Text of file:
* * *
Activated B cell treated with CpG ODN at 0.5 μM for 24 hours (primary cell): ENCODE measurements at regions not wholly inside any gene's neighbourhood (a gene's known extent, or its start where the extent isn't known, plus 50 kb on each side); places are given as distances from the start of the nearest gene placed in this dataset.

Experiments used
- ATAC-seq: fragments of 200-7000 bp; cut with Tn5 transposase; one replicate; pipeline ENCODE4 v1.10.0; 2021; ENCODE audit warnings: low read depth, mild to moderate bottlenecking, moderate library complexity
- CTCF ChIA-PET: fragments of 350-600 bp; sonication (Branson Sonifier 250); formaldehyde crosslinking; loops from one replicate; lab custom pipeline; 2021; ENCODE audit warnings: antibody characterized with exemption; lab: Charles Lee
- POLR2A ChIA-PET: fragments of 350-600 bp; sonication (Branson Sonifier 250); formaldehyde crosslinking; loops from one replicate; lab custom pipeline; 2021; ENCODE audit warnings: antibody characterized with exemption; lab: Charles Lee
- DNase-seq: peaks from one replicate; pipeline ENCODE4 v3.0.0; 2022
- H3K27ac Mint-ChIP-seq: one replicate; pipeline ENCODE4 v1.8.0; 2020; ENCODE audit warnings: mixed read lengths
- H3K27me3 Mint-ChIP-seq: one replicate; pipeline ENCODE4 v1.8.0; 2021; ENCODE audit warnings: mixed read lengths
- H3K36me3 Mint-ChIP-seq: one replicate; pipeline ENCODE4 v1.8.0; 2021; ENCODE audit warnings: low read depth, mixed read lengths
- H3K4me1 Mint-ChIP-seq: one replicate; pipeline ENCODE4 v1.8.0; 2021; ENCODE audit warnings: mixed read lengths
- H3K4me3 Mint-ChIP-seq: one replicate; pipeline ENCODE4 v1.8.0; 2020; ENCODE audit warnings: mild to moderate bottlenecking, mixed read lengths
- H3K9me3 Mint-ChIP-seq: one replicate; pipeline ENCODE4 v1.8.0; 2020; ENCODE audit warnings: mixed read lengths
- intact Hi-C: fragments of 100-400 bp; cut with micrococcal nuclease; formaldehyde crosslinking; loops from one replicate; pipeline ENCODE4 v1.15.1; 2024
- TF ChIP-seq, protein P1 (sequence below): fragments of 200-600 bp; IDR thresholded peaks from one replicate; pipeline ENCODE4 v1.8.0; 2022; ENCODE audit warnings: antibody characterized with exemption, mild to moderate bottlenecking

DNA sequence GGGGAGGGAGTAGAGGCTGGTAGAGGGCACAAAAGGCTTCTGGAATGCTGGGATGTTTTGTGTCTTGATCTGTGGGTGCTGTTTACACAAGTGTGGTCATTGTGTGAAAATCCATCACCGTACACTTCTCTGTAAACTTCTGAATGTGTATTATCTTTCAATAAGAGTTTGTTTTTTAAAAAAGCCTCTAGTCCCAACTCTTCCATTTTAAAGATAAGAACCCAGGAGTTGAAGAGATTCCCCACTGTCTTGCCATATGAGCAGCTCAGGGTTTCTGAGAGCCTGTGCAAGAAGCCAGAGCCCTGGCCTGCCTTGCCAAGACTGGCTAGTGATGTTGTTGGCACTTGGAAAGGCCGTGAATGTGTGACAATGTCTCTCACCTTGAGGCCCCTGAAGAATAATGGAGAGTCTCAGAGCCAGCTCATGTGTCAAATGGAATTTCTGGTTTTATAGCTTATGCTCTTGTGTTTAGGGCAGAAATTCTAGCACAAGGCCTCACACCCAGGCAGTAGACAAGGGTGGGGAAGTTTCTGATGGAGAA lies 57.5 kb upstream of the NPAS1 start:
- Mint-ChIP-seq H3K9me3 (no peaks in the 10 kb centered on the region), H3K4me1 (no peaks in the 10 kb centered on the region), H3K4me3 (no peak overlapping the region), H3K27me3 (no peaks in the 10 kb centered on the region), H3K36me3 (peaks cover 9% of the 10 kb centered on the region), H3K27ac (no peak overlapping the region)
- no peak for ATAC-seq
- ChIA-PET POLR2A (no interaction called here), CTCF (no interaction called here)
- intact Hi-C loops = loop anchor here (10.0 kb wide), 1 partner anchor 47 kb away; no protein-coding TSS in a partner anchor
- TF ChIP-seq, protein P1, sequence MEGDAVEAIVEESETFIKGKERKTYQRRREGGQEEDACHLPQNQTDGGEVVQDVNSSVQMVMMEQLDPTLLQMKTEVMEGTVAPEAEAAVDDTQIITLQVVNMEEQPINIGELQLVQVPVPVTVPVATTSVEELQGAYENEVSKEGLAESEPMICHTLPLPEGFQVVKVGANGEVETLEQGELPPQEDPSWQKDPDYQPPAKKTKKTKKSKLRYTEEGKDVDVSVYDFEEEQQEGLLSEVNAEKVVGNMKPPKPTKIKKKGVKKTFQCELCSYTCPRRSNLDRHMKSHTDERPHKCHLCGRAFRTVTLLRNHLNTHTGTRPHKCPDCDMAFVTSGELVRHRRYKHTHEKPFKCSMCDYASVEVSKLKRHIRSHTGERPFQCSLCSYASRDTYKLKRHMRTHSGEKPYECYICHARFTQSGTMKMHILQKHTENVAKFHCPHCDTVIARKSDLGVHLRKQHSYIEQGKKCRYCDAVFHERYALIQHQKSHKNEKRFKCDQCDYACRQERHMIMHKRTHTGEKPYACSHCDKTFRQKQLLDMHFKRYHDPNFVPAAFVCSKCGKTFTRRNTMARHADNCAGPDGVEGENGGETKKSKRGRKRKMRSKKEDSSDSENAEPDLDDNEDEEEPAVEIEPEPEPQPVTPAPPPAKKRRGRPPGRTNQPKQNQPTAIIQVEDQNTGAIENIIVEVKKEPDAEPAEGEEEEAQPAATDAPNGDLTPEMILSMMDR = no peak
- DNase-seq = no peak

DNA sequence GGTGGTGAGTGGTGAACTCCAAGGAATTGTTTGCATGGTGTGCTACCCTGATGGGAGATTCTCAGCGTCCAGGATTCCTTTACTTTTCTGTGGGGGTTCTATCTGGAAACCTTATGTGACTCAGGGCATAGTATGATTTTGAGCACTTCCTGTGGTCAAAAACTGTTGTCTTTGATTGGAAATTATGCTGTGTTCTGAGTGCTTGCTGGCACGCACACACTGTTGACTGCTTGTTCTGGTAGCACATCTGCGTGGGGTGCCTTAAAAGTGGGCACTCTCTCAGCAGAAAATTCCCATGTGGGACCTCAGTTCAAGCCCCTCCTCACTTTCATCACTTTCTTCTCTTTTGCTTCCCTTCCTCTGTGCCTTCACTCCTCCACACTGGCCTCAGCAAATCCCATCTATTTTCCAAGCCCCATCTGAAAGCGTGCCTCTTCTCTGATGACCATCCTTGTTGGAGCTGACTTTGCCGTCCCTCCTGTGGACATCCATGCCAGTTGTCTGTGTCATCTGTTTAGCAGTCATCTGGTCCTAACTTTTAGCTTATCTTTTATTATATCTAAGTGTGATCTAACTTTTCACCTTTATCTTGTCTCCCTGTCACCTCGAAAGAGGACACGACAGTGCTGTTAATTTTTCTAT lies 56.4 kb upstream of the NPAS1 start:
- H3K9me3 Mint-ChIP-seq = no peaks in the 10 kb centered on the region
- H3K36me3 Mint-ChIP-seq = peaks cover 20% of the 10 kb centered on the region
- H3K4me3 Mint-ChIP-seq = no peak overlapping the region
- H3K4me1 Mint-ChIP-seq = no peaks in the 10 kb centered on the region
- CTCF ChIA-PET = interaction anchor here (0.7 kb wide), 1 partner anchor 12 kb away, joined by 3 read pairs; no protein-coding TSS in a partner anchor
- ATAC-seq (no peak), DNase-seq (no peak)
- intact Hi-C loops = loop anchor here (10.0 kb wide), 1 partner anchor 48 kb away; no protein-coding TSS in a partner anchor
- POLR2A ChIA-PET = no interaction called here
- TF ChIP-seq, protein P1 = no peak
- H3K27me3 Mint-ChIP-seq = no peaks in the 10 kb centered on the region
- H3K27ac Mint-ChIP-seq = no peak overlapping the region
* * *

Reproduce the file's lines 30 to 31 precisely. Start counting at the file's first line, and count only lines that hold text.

- POLR2A ChIA-PET = no interaction called here
- TF ChIP-seq, protein P1 = no peak